Valuing Vulnerability

Have you ever suffered something so painful but had a hard time sharing your feelings with people who care about you? Do you believe that you should just be able to "get over it" so you don't #burden others with your hardships?

In this article, I share a case study from my work. It illustrates why we struggle with vulnerability and what we can do to start moving in the right direction.

I recently worked with a client who believed that sharing her feelings meant she is #weak. I shared with her a video on vulnerability to exemplify what it can look like and asked her what her opinions were of this person. Did she think he was weak for talking about and demonstrating vulnerability in front of a large audience?

Interestingly, my client back and said that for the first time in her life, she found value in being vulnerable. In her words, "being vulnerable makes you stronger, not weaker." The only trouble was she didn't know how to be this way with others.

On a rational level, she understood the value of #vulnerability, but on an emotional level she was still stuck. I shared with her how the brain needs consistent practice over time in order to form new neural connections. Because she had told her brain that being vulnerable equated with being weak for so long, her brain believed it. Now, she would need to practice stating her new mantra about how vulnerability leads to strength in order to replace the old programming. 

My client lost her father and was overcome with grief, but tried to really hold it together. She stated that if she talked to her friends about it, she worried about crying which would "burden them." It was scary for her to have someone else take care of her. She felt #guilty about putting that burden on others. 

Interestingly, when I asked my client how she would react if her sister were to need emotional support from her, my client stated that she would be there and that it wouldn't feel like a burden because she cares about her so much. I pointed out her #doublestandard and focused our work on helping her increase her #selfcompassion.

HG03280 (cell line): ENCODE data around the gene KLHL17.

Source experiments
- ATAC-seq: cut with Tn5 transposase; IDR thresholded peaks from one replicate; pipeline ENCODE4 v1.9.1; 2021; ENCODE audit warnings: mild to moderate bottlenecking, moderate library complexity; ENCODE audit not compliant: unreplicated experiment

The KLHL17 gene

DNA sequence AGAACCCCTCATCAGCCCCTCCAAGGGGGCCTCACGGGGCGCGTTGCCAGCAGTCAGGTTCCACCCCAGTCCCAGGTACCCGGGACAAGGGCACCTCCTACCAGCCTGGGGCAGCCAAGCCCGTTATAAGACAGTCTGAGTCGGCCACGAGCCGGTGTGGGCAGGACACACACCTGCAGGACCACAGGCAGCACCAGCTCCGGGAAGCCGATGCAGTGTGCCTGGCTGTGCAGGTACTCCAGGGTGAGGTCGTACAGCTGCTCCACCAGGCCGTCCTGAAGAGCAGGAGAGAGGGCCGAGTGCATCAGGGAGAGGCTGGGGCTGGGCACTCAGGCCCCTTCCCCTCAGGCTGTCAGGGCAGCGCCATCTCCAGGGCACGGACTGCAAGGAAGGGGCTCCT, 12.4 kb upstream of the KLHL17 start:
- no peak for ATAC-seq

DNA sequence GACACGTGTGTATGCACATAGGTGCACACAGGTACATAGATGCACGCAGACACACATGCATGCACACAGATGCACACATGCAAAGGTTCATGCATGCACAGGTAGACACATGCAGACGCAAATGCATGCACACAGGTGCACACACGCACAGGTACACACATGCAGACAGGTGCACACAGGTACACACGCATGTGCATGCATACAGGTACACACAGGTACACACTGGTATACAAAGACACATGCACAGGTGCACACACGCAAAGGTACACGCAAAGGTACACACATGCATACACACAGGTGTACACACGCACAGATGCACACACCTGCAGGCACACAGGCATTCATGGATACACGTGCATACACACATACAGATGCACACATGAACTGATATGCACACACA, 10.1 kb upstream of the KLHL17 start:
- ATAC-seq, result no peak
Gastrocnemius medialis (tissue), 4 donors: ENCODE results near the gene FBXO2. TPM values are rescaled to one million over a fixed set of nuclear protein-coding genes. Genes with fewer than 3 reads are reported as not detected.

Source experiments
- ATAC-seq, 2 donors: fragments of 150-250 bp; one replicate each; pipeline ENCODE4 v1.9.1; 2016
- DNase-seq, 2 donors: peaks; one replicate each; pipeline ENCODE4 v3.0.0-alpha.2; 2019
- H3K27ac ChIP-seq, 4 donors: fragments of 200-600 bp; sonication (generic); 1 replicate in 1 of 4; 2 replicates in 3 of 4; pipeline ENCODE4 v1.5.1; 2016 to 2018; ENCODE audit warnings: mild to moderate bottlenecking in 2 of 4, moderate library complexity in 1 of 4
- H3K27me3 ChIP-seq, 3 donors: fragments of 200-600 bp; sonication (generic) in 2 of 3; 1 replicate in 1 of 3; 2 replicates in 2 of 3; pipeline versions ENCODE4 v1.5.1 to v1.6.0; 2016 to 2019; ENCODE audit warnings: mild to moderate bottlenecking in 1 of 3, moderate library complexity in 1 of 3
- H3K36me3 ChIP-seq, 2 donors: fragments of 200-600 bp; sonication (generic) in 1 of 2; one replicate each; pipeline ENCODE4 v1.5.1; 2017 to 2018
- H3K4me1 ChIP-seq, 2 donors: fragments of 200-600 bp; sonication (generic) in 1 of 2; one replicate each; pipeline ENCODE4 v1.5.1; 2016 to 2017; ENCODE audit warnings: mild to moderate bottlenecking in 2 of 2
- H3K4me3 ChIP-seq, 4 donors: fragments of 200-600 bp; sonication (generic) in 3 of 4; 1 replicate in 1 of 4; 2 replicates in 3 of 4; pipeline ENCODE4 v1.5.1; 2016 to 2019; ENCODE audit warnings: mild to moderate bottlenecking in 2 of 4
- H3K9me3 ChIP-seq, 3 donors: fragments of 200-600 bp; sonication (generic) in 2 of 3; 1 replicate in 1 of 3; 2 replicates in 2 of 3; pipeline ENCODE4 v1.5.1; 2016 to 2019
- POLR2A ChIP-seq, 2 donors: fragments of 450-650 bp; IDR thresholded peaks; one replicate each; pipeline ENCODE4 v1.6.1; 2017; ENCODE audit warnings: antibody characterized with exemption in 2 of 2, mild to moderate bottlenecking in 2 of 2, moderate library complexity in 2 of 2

I have heard many people talk about the fear of burdening others with their emotions and how they live with a double standard. This seems to be especially true for people who are #selfreliant. We become self-reliant early in life due to life circumstances. In my client's case it was because when she was in elementary school and she shared something personal about herself to her best friend, that friend turned her back on her. 

When we have such traumatic early life experiences, we sometimes overgeneralize. We start to believe that everyone is the same way. It creates #trust issues for us. And in the same was that we overgeneralize our fears about others, we can start to include ourselves in the equation. My client's lack of trust in others coupled with her lack of modelling as a result of her isolation led to her shutting others in need out due to the fear that she will "screw it up." This also points to a lack of self-trust. 

If you find yourself struggling with vulnerability, self-compassion, and trust of self and others, you're not alone. #Selfawareness is the first step to change. Once we are aware of our blind spots, we can move toward change slowly and consistently over time. Sometimes it requires reaching out to others even though it's uncomfortable and facing our fears. For some people, working with a professional is a stepping stone to sharing themselves with the world.

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